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Libby-broadway Drive-in v. Mcdonald's Sys.

OPINION FILED MARCH 28, 1979.

LIBBY-BROADWAY DRIVE-IN, INC., ET AL., PLAINTIFFS-APPELLANTS,

v.

MCDONALD'S SYSTEM, INC., ET AL., DEFENDANTS-APPELLEES.



APPEAL from the Circuit Court of Cook County; the Hon. WALTER J. KOWALSKI, Judge, presiding.

MR. JUSTICE MCNAMARA DELIVERED THE OPINION OF THE COURT:

Rehearing denied June 27, 1979.

Plaintiffs appeal from an order of the circuit court of Cook County granting defendants' motion for summary judgment on both counts of plaintiffs' third amended complaint. The trial court found the alleged oral agreement which formed the basis of count I to be unenforceable as a matter of law. As to count II, the court found that defendants did not grant a franchise to a third party to operate a restaurant within the exclusive territory granted to plaintiffs.

The parties are as follows: plaintiffs are Libby-Broadway Drive-In, Inc., and four individuals who are or were formerly shareholders in several corporations, including Libby-Broadway, licensed to operate franchises for defendant McDonald's. Defendants are McDonald's System, Inc., which is the franchisor under which plaintiffs, as assignees, conducted their business, and Franchise Realty Interstate Company, which is the owner and lessor of the property and store leased by plaintiffs for use in their business. Defendants hereafter will be referred to collectively as "McDonald's."

In July 1967, plaintiffs purchased an assignment of the franchises for two existing McDonald's restaurants in Cleveland, Ohio. One restaurant was located at Libby and Broadway Avenues and the other at 8230 Euclid Avenue. In October 1968, plaintiffs were given an option to operate a franchise to be developed at 107th and Euclid Avenue. The Euclid locations were in primarily black neighborhoods.

In 1969 various activist groups began to exert pressure upon McDonald's to make franchises available to black owners. They also demanded that existing franchises located in black areas be sold to black businesses or individuals. The demands were accompanied by threats of violence and arson. In July 1969, picketing and boycotts began at plaintiffs' restaurant at 8230 Euclid. As a result, business dropped off sharply and at times the restaurant had to be closed. McDonald's representatives recommended to plaintiffs that they release their option on the one Euclid location and sell their other Euclid restaurant to a qualified black buyer. On July 23, 1969, plaintiffs released the option in question. In March 1970, plaintiffs sold the other Euclid restaurant to a black franchisee for $292,000 plus a $15,000 security deposit. Plaintiffs had paid $324,000 for the restaurant in 1967.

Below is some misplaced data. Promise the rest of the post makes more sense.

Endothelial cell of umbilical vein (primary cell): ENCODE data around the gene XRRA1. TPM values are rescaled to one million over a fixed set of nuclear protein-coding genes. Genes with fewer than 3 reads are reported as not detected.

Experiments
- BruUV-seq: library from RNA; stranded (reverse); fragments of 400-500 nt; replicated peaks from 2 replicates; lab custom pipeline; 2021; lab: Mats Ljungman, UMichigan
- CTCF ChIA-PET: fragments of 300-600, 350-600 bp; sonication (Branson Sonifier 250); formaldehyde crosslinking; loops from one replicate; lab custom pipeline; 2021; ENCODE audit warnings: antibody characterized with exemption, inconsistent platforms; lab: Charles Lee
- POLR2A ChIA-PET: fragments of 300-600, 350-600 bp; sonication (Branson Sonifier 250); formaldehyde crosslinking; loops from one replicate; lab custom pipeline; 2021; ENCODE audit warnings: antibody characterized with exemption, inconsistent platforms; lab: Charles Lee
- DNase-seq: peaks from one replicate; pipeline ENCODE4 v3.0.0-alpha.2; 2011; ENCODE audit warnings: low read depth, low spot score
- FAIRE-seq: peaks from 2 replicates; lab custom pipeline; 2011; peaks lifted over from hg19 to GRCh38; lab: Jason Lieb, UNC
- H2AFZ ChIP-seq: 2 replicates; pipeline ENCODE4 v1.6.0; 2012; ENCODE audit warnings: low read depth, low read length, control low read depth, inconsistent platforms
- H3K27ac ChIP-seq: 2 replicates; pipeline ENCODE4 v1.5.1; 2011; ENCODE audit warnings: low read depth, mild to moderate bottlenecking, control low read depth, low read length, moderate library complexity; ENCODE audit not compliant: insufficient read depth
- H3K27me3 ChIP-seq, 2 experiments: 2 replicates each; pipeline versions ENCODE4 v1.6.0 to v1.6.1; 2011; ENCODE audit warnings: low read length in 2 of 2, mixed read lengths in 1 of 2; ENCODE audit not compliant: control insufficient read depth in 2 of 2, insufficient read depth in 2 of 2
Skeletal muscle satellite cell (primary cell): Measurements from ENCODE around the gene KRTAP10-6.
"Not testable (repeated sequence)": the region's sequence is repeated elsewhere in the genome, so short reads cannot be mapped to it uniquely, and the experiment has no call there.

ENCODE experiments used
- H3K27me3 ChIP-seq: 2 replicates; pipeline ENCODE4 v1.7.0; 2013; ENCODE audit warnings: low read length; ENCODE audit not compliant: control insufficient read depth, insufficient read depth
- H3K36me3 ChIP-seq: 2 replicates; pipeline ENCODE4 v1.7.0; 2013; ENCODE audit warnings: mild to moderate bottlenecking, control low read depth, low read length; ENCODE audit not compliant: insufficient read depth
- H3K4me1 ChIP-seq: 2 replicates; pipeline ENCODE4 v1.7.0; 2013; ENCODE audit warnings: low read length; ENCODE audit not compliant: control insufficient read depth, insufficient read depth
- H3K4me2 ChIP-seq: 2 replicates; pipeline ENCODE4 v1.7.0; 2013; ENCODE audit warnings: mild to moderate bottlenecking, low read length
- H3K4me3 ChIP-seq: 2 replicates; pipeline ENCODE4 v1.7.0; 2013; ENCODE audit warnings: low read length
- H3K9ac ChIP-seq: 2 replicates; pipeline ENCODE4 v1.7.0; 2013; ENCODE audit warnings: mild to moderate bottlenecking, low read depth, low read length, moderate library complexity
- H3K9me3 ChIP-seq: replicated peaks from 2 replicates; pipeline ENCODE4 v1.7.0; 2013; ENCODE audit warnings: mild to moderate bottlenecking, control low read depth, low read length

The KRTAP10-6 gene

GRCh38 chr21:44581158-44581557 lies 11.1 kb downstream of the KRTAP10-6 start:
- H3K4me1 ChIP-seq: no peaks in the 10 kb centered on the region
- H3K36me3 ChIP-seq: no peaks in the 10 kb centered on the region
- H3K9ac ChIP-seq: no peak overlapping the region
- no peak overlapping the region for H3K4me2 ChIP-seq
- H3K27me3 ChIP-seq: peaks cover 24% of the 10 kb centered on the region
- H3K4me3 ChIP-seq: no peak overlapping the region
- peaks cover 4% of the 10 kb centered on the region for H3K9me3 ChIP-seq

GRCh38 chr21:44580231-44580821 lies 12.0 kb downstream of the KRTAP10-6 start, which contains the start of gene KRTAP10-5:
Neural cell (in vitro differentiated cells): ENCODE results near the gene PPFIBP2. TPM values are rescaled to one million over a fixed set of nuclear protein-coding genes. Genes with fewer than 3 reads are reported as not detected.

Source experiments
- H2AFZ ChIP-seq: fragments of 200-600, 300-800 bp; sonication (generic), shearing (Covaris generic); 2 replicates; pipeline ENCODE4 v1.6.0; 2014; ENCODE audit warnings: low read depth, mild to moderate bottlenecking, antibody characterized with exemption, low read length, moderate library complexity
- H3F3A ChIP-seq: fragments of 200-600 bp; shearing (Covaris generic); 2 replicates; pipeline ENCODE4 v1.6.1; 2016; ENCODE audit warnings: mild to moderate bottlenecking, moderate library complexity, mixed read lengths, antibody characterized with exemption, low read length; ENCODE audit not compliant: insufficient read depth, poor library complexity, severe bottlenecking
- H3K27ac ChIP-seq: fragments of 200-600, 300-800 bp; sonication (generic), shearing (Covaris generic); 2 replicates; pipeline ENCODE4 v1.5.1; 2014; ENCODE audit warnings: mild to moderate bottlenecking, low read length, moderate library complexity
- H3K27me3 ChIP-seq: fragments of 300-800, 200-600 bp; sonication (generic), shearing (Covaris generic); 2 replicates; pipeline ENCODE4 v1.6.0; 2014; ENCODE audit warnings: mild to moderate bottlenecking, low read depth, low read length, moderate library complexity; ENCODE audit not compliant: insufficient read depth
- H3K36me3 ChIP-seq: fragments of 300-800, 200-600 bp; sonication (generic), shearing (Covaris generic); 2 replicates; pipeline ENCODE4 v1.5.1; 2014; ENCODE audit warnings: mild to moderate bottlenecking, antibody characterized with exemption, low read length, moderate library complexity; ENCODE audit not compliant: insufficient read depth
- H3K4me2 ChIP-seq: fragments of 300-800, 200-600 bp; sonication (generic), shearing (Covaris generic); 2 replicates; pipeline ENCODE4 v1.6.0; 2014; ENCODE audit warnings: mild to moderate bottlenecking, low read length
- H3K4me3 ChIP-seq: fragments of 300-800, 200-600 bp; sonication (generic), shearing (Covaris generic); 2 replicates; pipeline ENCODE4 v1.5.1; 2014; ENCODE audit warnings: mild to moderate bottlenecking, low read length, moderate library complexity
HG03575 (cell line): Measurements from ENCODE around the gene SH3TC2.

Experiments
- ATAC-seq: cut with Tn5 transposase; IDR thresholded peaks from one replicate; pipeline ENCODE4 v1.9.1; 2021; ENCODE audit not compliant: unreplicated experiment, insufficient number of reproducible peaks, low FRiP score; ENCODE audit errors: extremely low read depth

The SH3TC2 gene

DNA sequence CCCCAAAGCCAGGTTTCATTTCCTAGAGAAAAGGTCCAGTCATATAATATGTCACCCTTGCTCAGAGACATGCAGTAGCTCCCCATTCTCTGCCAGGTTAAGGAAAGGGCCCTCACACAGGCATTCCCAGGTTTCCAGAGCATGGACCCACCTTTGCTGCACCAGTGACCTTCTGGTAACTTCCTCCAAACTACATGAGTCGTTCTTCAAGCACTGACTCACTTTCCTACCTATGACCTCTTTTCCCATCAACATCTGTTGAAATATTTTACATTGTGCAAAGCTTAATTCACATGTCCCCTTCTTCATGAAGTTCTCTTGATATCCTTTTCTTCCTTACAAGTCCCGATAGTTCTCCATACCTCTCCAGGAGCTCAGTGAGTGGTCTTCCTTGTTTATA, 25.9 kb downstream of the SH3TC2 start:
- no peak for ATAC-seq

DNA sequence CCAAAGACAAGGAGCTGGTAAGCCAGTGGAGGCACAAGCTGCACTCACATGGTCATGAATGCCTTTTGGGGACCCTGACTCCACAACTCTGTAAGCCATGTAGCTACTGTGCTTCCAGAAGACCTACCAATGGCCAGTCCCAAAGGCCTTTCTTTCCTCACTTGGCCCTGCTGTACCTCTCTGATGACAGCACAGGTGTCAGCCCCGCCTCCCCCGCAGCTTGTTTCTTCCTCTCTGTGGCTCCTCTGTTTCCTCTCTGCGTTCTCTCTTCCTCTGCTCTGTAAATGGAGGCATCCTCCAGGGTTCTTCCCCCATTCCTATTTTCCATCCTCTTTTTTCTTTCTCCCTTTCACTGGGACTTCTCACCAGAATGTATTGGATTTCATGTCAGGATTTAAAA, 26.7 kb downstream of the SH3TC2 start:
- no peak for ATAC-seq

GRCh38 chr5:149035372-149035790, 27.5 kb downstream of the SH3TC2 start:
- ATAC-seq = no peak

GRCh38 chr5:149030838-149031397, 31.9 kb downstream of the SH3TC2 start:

In count I of their third amended complaint plaintiffs alleged that, during the summer of 1969, in exchange for the relinquishment of their option on the one restaurant and for the sale of the other, agents of McDonald's orally promised that plaintiffs would be granted two franchises "of comparable location, size, and profit." Plaintiffs further charged that their actions in response were premised on the belief that this commitment would be fulfilled. The complaint recited that this agreement was never put in writing and that plaintiffs have never obtained substitute franchises. Plaintiff sought damages in the sum of $5,000,000.